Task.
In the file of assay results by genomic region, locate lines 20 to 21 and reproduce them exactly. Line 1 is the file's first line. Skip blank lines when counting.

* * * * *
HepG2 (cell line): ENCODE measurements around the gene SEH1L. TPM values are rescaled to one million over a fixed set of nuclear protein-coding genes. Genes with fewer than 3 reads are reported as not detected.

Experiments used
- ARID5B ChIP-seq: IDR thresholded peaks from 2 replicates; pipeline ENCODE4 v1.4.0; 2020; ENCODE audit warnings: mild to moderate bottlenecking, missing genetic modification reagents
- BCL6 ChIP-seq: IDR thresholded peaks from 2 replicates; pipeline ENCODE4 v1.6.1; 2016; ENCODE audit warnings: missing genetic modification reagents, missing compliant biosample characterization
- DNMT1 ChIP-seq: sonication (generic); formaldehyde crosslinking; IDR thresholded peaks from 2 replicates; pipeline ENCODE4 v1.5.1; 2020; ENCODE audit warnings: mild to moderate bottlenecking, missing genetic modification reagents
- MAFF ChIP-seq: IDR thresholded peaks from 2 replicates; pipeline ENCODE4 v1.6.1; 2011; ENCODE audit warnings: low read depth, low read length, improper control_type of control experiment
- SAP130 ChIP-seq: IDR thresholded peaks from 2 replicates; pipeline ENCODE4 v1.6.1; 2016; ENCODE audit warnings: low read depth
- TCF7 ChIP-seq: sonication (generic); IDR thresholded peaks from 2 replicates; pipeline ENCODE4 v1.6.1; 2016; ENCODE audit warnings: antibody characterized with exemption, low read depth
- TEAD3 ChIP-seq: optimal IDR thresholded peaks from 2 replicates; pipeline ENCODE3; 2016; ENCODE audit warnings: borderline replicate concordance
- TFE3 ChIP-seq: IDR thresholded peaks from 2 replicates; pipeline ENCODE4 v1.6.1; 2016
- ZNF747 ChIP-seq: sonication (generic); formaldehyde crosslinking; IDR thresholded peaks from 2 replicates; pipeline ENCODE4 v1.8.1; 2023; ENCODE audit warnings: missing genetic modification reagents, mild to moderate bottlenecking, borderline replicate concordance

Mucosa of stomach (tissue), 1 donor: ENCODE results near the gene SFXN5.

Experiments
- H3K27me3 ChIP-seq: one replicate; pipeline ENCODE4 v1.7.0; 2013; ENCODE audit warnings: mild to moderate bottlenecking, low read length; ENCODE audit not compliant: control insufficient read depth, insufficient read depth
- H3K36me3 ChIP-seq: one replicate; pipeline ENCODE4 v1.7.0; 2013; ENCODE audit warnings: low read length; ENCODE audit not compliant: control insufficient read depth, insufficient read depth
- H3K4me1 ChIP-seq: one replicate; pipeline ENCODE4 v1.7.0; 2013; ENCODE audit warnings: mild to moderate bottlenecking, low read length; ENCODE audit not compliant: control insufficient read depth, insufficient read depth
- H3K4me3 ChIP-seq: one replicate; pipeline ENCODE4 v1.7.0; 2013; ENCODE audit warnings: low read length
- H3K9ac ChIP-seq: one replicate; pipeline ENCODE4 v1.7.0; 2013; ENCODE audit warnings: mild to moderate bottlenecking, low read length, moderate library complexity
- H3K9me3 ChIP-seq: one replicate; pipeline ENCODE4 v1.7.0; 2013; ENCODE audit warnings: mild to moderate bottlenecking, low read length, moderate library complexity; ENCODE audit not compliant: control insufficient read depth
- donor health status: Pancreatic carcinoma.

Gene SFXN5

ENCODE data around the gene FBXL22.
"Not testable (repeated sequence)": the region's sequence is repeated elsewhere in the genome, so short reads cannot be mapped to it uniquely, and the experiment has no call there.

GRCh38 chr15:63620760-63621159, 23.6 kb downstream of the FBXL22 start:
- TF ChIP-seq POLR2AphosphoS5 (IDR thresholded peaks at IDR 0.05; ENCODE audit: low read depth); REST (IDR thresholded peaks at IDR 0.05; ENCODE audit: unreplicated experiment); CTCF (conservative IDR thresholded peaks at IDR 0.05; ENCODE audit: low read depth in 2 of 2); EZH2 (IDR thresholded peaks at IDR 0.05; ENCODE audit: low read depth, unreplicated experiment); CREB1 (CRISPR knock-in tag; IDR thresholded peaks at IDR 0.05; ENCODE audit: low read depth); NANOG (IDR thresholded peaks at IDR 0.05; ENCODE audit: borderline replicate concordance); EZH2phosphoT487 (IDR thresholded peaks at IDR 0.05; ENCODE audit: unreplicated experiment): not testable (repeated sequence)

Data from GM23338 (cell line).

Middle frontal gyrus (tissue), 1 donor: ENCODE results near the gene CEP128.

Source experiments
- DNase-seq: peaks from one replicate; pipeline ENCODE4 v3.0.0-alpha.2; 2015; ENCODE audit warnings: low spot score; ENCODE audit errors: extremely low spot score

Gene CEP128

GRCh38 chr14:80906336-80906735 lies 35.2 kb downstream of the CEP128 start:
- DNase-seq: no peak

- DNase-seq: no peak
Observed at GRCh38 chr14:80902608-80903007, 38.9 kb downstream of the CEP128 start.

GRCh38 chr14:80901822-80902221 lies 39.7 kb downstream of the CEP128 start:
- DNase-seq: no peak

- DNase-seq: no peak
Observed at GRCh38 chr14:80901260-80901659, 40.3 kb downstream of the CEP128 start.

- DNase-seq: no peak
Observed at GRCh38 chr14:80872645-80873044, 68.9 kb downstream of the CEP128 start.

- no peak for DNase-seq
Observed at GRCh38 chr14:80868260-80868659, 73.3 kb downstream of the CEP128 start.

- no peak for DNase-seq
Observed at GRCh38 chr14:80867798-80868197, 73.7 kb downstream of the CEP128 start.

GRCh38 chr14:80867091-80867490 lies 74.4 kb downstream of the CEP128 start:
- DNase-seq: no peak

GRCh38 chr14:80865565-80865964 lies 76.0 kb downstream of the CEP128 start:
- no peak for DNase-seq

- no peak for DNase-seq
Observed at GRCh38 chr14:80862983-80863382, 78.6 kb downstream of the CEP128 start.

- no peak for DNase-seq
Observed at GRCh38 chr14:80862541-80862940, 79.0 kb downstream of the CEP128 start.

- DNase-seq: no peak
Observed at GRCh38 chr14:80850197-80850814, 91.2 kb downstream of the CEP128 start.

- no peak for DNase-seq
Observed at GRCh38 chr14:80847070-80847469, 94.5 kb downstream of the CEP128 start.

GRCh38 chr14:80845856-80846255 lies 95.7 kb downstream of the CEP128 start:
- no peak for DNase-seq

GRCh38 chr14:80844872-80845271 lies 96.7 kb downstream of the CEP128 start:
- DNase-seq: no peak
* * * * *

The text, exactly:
- donor health status: Pancreatic carcinoma.

Gene SFXN5